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Wall Street Down; Sept Slump Worsens   09/26 10:23

   Wall Street is back to falling on Tuesday as its September swoon worsens.

   NEW YORK (AP) -- Wall Street is back to falling on Tuesday as its September 
swoon worsens.

   The S&P 500 was 1.2% lower in morning trading, coming off a rare gain and on 
track for its fifth drop in six days. The Dow Jones Industrial Average was down 
294 points, or 0.9%, at 33,712, as of 10:20 a.m. Eastern time, and the Nasdaq 
composite was 1.3% lower.

   Stocks have tumbled this month, which is on track to be Wall Street's worst 
of the year, as the realization sets in that the Federal Reserve will indeed 
keep interest rates high for a long time. The growing understanding has sent 
yields in the bond market to their highest levels in more than a decade, which 
in turn has undercut prices for stocks and other investments.

   Treasury yields were holding relatively steady Tuesday following a mixed 
batch of reports on the economy. The yield on the 10-year Treasury slipped to 
4.51% from 4.54% late Monday, though it's still near its highest level since 

   One report showed confidence among consumers was weaker than economists 
expected. That's concerning because strong spending by U.S. households has been 
a bulwark keeping the economy out of a long-predicted recession.

   A separate report said sales of new homes across the country slowed by more 
last month than economists expected, while a third report suggested 
manufacturing in Maryland, the Virginias and the Carolinas may be steadying 
itself following a more than yearlong slump.

   While housing and manufacturing have felt the sting of high interest rates, 
the economy overall has held up well enough to raise worries that upward 
pressure still exists on inflation. That pushed the Fed last week to say it 
will likely cut interest rates by less next year than earlier expected. The 
Fed's main interest rate is already at its highest level since 2001 in its 
drive to get inflation back down to its target.

   Besides high interest rates, a long list of other worries is also tugging at 
Wall Street. The most immediate is the threat of another U.S. government 
shutdown as Capitol Hill threatens a stalemate that could shut off federal 
services across the country.

   Wall Street has dealt with such shutdowns in the past, and stocks have 
historically been turbulent in the runup to them, according to Lori Calvasina, 
strategist at RBC Capital Markets.

   After looking at the seven shutdowns that lasted 10 days or more since the 
1970s, she found the S&P 500 dropped an average of roughly 10% in the three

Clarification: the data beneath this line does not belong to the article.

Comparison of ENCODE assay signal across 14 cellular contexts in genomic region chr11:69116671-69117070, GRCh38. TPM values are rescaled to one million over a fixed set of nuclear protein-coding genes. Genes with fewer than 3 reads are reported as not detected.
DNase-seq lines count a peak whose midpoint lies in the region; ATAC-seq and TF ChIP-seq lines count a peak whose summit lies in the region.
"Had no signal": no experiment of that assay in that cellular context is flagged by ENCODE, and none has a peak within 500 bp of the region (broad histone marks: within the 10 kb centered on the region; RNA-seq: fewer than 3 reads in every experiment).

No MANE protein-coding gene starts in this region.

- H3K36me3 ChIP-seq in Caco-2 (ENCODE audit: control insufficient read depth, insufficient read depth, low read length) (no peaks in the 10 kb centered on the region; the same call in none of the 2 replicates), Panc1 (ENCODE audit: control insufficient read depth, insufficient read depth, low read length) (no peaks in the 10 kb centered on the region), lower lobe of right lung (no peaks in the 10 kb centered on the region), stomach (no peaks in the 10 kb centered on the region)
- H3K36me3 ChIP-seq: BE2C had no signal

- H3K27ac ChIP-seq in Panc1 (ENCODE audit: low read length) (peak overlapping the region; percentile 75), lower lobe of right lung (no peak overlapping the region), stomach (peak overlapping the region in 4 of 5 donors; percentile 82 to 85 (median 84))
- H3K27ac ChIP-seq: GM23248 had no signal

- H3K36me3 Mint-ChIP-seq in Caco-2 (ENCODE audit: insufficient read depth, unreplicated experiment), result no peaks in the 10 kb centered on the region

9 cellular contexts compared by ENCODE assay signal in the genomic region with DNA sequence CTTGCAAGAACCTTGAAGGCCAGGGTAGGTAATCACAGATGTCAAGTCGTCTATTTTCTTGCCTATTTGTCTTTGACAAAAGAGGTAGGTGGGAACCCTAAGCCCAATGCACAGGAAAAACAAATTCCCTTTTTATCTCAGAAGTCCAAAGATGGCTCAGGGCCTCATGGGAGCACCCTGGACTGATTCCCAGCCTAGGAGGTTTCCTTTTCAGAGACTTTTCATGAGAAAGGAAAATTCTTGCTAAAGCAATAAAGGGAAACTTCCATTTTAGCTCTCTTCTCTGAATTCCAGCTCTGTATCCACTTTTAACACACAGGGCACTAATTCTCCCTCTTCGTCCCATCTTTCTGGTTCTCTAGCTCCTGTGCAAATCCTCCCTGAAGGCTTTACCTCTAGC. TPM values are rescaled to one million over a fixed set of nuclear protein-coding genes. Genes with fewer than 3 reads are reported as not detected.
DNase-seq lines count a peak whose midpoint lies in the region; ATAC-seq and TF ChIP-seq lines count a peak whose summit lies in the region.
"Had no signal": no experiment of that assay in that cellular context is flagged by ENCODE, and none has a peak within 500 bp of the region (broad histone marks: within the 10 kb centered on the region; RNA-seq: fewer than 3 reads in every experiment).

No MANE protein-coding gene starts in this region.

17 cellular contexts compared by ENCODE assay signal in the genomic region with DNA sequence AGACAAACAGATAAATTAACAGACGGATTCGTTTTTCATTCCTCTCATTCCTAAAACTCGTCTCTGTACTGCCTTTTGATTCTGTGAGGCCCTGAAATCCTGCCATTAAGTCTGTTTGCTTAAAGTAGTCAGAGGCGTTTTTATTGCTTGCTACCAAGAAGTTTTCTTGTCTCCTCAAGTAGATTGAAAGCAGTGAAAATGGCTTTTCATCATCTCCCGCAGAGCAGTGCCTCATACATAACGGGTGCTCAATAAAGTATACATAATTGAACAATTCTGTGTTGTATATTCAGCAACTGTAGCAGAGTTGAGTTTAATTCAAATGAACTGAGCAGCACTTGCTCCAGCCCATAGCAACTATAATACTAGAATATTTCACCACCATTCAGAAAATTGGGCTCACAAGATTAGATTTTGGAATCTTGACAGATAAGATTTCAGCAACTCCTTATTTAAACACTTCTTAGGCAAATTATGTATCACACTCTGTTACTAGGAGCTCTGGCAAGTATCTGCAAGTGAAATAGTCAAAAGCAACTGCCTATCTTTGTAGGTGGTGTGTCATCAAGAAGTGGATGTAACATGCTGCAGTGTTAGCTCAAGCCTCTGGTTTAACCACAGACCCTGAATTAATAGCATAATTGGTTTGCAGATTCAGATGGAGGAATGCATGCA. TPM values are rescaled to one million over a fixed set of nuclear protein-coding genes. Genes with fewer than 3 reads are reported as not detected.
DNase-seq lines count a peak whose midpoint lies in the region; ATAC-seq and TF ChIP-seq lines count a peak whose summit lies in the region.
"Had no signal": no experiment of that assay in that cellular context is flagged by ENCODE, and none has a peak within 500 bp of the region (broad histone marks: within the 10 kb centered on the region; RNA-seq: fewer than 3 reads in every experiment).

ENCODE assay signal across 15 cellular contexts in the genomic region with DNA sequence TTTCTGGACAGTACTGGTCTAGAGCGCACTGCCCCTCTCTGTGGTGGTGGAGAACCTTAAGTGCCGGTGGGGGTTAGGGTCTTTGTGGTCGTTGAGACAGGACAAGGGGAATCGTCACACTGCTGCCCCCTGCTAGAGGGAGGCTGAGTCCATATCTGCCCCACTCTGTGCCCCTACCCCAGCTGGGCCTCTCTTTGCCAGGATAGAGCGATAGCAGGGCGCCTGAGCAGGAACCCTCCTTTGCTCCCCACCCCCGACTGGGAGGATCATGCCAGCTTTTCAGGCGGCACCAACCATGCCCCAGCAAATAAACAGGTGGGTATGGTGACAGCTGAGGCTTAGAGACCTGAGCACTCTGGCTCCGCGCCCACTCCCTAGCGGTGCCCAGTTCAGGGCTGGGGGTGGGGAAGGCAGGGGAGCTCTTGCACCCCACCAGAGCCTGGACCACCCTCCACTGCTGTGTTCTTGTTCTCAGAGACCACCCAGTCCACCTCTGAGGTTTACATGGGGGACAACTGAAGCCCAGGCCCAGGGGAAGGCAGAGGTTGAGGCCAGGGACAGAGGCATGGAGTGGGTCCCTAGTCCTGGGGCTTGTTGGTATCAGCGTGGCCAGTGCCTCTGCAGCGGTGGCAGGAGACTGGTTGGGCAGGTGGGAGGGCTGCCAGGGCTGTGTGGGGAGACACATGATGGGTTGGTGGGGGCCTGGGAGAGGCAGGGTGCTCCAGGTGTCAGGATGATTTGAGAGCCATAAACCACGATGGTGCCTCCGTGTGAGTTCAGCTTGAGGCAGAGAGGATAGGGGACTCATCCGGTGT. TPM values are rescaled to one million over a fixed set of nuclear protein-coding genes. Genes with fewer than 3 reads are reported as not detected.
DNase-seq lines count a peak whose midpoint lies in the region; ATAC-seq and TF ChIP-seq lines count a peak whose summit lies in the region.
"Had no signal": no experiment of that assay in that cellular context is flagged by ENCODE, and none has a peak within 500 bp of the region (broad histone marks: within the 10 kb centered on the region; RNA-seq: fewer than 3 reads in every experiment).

months heading into them. Stocks managed to hold up rather well during the 
shutdowns, falling an average of just 0.2%, before rebounding meaningfully 

   Besides the threats of higher interest rates for longer and a possible 
federal shutdown, Wall Street is also contending with higher oil prices, shaky 
economies around the world, a strike by U.S. auto workers that could put more 
upward pressure on inflation and a resumption of U.S. student-loan repayments 
that could dent spending by households.

   On Wall Street, the vast majority of stocks were falling, including 90% of 
those within the S&P 500.

   Big Tech stocks tend to be among the hardest hit by high rates, and they 
were the heaviest weights on the index. Apple fell 2%, Microsoft lost 1.8% and 
Amazon tumbled 3.3%.

   Cintas dropped 3.7% for one of the larger losses in the S&P 500. The 
provider of employee uniforms, mops, fire extinguishers and other services 
reported stronger profit for its latest quarter than analysts expected. It also 
raised its forecasts for revenue and profit for the full fiscal year, but still 
within a range that many analysts earlier expected.

   Stocks were also falling in markets abroad, with indexes lower across Asia 
and much of Europe.

   Japan's Nikkei 225 fell 1.1%, South Korea's Kospi dropped 1.3% and Hong 
Kong's Hang Seng lost 1.5%.

   In China, concerns continued over heavily indebted real estate developer 
Evergrande. The property market crisis there is dragging on China's economic 
growth and raising worries about financial instability.

   France's CAC 40 fell 0.7%, Germany's DAX lost 0.8% and the FTSE 100 in 
London was an outlier with a 0.2% gain.

   Crude oil prices were slipping after charging higher through the summer and 
adding to worries about inflation. A barrel of benchmark U.S. crude dipped 
0.2%, to $89.50. Brent crude, the international standard, was down 0.3%, to 
$91.59 per barrel.

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